• Keep in mind that some topics on prior-year second midterms, such as l'Hospital's Rule, the Mean Value Theorem, Newton's Method, and Antidifferentiation, are not going to be covered on November 4th's midterm exam (they'll be on our final exam instead).
  • Section 4.5:
    • #1, 13, 19, 27, 31, 37, 41, 53, 65
  • Section 4.3: (Mean Value Theorem topic, p272-3)
  • Section 4.7:
  • Section 4.8:
  • Section 5.1:
    • #1, 3, 15, 21
    • Note: We will use sigma notation throughout the next three weeks; see Appendix F for a review.
  • Section 5.2:
  • Section 5.3:
  • Section 5.4:
  • Section 5.5:
  • Section 5.6:
  • List of Weekly Homework Assignments

    Please see above for Weekly Homework policies.
    1. Due Tuesday, Sep. 30.
      • 1.1: #12, 32
      • 1.2: #4, 16
      • 1.3: #6, 24, 48, 62
      • 1.5: #22
      • 1.6: #16, 26, 56
      • Page 88: #6, 11 (explain your answer without a calculator), 12(a)
    2. Due Tuesday, Oct. 7.
      • 2.2: #14
      • 2.3: #16, 22, 24, 38
      • Appendix D: #9, 12, 16
      • 2.4: #36, 40 (typo in #36, it should say 2 less than or equal to x < 3)
      • 2.5: #10, 16, 34, 38c, 42 (skip the graphing calculator portions; all asymptotes should be justified with precise limit calculations, including one-sided limits if needed)
      • Additional Problem (required): It is a fact from trigonometry, which you do not have to prove, that sin(x) < x < tan (x) for all x in the interval (0,pi/2). Use this fact to determine the limit of sin(x)/x as x approaches 0 from the right.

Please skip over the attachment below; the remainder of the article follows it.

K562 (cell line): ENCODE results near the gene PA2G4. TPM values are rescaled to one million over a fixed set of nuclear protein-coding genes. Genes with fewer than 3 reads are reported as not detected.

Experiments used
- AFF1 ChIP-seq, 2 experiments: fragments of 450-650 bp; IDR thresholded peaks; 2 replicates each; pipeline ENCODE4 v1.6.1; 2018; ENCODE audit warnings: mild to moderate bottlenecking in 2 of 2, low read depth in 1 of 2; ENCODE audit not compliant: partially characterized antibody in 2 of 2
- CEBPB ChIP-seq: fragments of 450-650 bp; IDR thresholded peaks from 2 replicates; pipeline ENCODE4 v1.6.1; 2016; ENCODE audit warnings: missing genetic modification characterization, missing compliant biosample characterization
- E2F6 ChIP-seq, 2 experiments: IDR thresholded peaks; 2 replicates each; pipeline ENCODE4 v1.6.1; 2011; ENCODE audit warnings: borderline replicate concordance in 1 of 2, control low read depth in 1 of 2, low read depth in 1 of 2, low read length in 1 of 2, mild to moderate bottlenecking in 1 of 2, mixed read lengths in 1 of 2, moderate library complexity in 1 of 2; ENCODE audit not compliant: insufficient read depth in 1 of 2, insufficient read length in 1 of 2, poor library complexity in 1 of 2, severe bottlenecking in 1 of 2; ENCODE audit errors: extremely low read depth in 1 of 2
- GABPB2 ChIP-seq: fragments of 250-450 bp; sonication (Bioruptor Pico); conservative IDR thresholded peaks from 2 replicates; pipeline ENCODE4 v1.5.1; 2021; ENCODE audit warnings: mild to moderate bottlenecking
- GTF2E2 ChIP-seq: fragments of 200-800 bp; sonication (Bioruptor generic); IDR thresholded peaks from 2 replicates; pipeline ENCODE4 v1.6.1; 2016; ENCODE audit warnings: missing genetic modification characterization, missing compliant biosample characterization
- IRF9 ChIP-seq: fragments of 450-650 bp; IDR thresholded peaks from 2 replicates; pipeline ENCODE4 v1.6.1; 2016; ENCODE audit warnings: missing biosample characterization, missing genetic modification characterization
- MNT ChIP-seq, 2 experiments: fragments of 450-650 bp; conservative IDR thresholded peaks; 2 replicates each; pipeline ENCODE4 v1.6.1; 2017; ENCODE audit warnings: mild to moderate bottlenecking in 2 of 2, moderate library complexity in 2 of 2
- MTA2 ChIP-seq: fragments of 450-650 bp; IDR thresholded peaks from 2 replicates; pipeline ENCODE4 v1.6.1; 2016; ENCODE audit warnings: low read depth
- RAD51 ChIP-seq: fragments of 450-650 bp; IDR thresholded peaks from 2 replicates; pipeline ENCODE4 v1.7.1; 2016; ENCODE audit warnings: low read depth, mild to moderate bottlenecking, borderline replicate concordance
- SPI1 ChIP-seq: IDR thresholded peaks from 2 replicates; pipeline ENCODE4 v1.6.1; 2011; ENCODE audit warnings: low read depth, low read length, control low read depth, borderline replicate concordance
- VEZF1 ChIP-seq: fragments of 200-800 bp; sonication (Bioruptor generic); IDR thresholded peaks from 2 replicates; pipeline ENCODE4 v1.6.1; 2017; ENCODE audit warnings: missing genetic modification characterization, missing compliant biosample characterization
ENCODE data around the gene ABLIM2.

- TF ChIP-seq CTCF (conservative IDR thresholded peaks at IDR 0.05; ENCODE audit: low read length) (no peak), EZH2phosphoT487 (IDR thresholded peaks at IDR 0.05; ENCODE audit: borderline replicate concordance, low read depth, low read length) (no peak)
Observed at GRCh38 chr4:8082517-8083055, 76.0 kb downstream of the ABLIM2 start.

3. Due Thursday Oct. 16 (but try these before Tuesday's exam).
      • 2.6: #10ab, 50, 54 (use only the methods of this chapter, not differentiation shortcuts from Chapter 3)
      • 2.7: #26, 36 (use only the methods of this chapter, not differentiation shortcuts from Chapter 3)
      • 2.8: #16, 24, 32
      • 3.1: #18, 48, 54 (skip the graphing calculator part)
      • 3.2: #46, 57
      • 3.3: #8, 22
    4. Due Tuesday, Oct. 21.
      • 3.4: #12, 36, 56, 64
      • 3.5: #16, 30 (skip part c), 32
      • 3.7: #16, 32, 44
    5. Due Tuesday, Oct. 28.
      • 3.6: #26, 40
      • 3.9: #18, 22, 32, 36
      • 4.1: #20, 28, 34, 40
      • 4.2: #32, 36, 52, 66
    6. Due Thursday Nov. 6 (but try these before Tuesday's exam).
      • 4.3: #28, 34, 38, 60
      • 4.6: #14, 38, 52
      • Page 328: #4
    7. Due Tuesday, Nov. 11.
      • 4.3: #64, 66
      • 4.5: #4, 36, 38, 40, 74
      • 4.7: #4, 24, 30
      • Notes: For 4.7 #24b and 30, you'll need a calculator.
    8. Due Tuesday, Nov. 18.
      • 4.8: #16, 28, 34, 38, 55, 56
      • 5.1: #20
      • 5.2: #8, 22, 28, 32, 44, 48, 52
      • 5.3: #52, 62
      • Tip for 4.8 #56: Treat "downward" as the positive direction.
      • Notes: Do not use the Evaluation Theorem (Fundamental Theorem of Calculus) to solve problems in section 5.2; use only the area and limit properties of the definite integral introduced in that section.
    9. Due Tuesday, Dec. 2.
      • 5.3: #24, 26, 28, 50, 72
      • 5.4: #12, 20, 22, 30
      • 5.5: #10, 22, 30, 50, 60, 68
      • Note: This is the last homework due to turn in; during the last week of classes we'll post solutions to a brief "mock" assignment covering Section 5.6, which is the last topic covered on the course final exam.
    10. No due date (but try these before the final exam).
      • 5.6: #8, 10, 13, 26, 33

    Autumn 2014 -- Department of Mathematics, Stanford University